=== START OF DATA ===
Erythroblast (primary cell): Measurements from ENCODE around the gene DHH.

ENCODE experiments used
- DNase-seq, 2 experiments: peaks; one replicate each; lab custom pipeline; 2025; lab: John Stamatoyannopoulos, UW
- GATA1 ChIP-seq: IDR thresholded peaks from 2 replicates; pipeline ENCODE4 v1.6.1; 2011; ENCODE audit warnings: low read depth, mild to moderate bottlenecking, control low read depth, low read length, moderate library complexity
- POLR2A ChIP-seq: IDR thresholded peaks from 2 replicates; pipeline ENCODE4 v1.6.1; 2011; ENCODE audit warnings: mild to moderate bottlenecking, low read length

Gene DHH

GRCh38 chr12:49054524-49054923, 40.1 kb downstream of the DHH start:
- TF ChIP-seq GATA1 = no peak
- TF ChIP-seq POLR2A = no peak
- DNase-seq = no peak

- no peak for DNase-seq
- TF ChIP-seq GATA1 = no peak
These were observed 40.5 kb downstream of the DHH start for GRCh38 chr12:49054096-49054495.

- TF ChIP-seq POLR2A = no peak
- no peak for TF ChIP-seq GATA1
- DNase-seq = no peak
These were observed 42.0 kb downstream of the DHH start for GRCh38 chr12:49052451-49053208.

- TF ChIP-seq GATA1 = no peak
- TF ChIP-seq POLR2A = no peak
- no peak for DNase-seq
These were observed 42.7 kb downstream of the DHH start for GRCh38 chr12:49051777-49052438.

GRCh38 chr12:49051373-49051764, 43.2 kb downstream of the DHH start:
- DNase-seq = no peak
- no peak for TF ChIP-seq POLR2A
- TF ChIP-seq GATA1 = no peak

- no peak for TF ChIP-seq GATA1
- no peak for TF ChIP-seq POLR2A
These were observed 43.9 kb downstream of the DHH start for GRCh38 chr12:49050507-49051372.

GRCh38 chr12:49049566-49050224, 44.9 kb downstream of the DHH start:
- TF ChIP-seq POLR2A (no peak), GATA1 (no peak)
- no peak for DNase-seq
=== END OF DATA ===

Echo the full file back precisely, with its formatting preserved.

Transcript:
Erythroblast (primary cell): Measurements from ENCODE around the gene DHH.

ENCODE experiments used
- DNase-seq, 2 experiments: peaks; one replicate each; lab custom pipeline; 2025; lab: John Stamatoyannopoulos, UW
- GATA1 ChIP-seq: IDR thresholded peaks from 2 replicates; pipeline ENCODE4 v1.6.1; 2011; ENCODE audit warnings: low read depth, mild to moderate bottlenecking, control low read depth, low read length, moderate library complexity
- POLR2A ChIP-seq: IDR thresholded peaks from 2 replicates; pipeline ENCODE4 v1.6.1; 2011; ENCODE audit warnings: mild to moderate bottlenecking, low read length

Gene DHH

GRCh38 chr12:49054524-49054923, 40.1 kb downstream of the DHH start:
- TF ChIP-seq GATA1 = no peak
- TF ChIP-seq POLR2A = no peak
- DNase-seq = no peak

- no peak for DNase-seq
- TF ChIP-seq GATA1 = no peak
These were observed 40.5 kb downstream of the DHH start for GRCh38 chr12:49054096-49054495.

- TF ChIP-seq POLR2A = no peak
- no peak for TF ChIP-seq GATA1
- DNase-seq = no peak
These were observed 42.0 kb downstream of the DHH start for GRCh38 chr12:49052451-49053208.

- TF ChIP-seq GATA1 = no peak
- TF ChIP-seq POLR2A = no peak
- no peak for DNase-seq
These were observed 42.7 kb downstream of the DHH start for GRCh38 chr12:49051777-49052438.

GRCh38 chr12:49051373-49051764, 43.2 kb downstream of the DHH start:
- DNase-seq = no peak
- no peak for TF ChIP-seq POLR2A
- TF ChIP-seq GATA1 = no peak

- no peak for TF ChIP-seq GATA1
- no peak for TF ChIP-seq POLR2A
These were observed 43.9 kb downstream of the DHH start for GRCh38 chr12:49050507-49051372.

GRCh38 chr12:49049566-49050224, 44.9 kb downstream of the DHH start:
- TF ChIP-seq POLR2A (no peak), GATA1 (no peak)
- no peak for DNase-seq